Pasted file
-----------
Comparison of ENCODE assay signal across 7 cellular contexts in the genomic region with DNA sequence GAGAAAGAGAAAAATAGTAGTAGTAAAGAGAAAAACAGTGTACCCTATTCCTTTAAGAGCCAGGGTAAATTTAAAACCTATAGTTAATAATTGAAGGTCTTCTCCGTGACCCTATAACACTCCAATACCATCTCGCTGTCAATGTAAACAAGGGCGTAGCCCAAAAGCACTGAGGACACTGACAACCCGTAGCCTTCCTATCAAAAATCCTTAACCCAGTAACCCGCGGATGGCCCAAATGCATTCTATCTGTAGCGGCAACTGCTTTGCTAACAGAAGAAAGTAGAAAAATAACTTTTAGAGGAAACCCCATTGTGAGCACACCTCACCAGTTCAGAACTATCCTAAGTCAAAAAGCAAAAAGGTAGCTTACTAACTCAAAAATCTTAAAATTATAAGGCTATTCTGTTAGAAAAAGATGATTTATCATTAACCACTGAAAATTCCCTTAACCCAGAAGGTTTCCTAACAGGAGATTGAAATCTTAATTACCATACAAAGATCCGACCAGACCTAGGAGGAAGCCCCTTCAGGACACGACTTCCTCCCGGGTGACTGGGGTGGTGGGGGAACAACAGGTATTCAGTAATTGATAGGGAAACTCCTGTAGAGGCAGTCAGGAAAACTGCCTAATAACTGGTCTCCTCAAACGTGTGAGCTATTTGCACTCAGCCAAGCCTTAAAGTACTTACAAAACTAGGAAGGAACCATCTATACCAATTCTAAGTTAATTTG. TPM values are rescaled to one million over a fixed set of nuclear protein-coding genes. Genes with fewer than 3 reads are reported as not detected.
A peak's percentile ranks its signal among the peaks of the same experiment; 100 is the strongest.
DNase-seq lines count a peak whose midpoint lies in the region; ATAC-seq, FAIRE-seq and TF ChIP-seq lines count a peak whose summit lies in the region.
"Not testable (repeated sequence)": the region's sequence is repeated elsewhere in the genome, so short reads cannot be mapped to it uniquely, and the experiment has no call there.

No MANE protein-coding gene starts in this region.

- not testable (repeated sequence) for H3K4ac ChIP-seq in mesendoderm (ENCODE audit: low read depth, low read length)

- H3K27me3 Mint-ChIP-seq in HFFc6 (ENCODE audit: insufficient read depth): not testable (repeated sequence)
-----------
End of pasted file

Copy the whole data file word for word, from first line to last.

Comparison of ENCODE assay signal across 7 cellular contexts in the genomic region with DNA sequence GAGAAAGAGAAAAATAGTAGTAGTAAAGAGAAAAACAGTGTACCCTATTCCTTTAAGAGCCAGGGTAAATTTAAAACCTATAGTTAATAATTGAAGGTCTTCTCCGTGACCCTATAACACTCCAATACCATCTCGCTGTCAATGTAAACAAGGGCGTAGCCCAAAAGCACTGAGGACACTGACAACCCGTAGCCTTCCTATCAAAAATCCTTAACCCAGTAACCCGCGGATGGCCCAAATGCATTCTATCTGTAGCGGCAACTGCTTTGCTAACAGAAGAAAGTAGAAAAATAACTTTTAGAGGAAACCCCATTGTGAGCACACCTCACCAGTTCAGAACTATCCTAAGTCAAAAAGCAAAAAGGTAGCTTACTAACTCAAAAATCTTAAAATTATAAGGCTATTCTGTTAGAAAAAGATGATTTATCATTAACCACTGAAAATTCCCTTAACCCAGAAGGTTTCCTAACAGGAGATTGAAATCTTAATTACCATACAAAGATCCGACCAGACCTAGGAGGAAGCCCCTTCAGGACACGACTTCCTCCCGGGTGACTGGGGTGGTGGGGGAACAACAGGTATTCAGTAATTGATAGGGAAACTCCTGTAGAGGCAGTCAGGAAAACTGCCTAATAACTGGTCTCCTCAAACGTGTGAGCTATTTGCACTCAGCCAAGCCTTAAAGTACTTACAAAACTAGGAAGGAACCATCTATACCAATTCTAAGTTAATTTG. TPM values are rescaled to one million over a fixed set of nuclear protein-coding genes. Genes with fewer than 3 reads are reported as not detected.
A peak's percentile ranks its signal among the peaks of the same experiment; 100 is the strongest.
DNase-seq lines count a peak whose midpoint lies in the region; ATAC-seq, FAIRE-seq and TF ChIP-seq lines count a peak whose summit lies in the region.
"Not testable (repeated sequence)": the region's sequence is repeated elsewhere in the genome, so short reads cannot be mapped to it uniquely, and the experiment has no call there.

No MANE protein-coding gene starts in this region.

- not testable (repeated sequence) for H3K4ac ChIP-seq in mesendoderm (ENCODE audit: low read depth, low read length)

- H3K27me3 Mint-ChIP-seq in HFFc6 (ENCODE audit: insufficient read depth): not testable (repeated sequence)